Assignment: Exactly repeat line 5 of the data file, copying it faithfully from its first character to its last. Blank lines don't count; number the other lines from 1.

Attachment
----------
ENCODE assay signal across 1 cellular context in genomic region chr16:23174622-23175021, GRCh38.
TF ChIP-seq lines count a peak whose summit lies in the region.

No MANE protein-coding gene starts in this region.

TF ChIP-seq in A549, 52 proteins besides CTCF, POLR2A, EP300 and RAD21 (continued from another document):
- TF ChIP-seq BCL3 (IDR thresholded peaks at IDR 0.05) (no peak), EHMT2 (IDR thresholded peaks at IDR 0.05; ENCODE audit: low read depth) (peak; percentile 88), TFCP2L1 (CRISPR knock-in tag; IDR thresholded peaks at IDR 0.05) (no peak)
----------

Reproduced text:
- TF ChIP-seq BCL3 (IDR thresholded peaks at IDR 0.05) (no peak), EHMT2 (IDR thresholded peaks at IDR 0.05; ENCODE audit: low read depth) (peak; percentile 88), TFCP2L1 (CRISPR knock-in tag; IDR thresholded peaks at IDR 0.05) (no peak)